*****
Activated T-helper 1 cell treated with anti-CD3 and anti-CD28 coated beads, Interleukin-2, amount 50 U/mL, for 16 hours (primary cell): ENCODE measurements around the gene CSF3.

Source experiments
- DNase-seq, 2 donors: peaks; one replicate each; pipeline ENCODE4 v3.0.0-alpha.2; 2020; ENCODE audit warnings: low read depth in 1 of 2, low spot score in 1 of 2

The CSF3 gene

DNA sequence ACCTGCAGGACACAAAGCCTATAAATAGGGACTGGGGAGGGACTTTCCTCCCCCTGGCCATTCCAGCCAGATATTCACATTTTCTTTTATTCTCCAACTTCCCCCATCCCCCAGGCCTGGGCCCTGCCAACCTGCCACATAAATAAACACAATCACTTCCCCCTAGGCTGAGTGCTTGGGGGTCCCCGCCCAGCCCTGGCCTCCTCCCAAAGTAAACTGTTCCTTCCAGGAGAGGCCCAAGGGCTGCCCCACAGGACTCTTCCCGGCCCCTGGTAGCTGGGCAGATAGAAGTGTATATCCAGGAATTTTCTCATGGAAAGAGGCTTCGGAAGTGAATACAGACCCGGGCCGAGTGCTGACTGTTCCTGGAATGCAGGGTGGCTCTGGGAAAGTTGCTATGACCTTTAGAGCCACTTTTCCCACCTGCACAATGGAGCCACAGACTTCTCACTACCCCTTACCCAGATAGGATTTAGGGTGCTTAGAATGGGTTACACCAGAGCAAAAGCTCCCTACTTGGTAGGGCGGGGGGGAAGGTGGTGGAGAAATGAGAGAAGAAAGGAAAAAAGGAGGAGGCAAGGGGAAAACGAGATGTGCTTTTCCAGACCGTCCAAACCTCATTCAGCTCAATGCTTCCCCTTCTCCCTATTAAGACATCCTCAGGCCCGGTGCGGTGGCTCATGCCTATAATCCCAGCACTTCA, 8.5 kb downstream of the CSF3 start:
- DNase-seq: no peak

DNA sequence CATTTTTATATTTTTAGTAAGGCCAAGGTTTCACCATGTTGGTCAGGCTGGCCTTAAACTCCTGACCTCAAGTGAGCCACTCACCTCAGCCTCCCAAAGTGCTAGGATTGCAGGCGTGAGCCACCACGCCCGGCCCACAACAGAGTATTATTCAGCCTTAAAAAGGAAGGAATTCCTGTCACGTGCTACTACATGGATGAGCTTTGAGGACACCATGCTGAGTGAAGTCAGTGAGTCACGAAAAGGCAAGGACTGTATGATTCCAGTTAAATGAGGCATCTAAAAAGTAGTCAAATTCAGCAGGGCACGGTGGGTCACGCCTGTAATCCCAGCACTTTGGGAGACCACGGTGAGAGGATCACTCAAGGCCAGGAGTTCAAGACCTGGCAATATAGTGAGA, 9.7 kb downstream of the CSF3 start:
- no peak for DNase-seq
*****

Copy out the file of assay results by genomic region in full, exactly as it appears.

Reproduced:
Activated T-helper 1 cell treated with anti-CD3 and anti-CD28 coated beads, Interleukin-2, amount 50 U/mL, for 16 hours (primary cell): ENCODE measurements around the gene CSF3.

Source experiments
- DNase-seq, 2 donors: peaks; one replicate each; pipeline ENCODE4 v3.0.0-alpha.2; 2020; ENCODE audit warnings: low read depth in 1 of 2, low spot score in 1 of 2

The CSF3 gene

DNA sequence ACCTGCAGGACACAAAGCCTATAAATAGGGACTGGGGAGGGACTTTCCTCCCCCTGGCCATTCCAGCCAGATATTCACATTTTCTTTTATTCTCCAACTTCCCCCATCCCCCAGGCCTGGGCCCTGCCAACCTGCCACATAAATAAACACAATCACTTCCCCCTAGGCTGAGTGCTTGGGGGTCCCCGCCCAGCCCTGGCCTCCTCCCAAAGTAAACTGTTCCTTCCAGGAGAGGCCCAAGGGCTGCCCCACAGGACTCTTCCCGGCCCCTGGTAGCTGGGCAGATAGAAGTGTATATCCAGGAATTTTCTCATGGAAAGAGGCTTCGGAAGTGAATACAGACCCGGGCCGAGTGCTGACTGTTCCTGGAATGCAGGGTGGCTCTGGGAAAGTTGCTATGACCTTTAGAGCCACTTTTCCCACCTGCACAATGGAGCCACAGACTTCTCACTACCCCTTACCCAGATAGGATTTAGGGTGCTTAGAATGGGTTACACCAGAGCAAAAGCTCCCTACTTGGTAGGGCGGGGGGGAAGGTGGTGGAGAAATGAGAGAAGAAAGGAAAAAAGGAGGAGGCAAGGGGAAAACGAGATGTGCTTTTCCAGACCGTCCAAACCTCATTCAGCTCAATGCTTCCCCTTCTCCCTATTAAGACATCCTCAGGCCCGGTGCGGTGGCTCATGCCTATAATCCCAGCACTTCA, 8.5 kb downstream of the CSF3 start:
- DNase-seq: no peak

DNA sequence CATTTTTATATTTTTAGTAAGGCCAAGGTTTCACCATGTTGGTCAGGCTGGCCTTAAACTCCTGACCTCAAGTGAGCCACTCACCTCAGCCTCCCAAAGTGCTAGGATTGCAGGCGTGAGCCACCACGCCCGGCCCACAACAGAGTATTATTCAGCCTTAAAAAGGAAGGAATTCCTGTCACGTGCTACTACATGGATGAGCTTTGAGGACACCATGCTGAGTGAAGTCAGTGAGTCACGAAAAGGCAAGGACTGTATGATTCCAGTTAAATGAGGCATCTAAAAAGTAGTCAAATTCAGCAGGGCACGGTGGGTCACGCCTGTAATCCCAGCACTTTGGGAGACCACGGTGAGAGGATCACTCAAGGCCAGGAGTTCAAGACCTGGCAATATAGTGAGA, 9.7 kb downstream of the CSF3 start:
- no peak for DNase-seq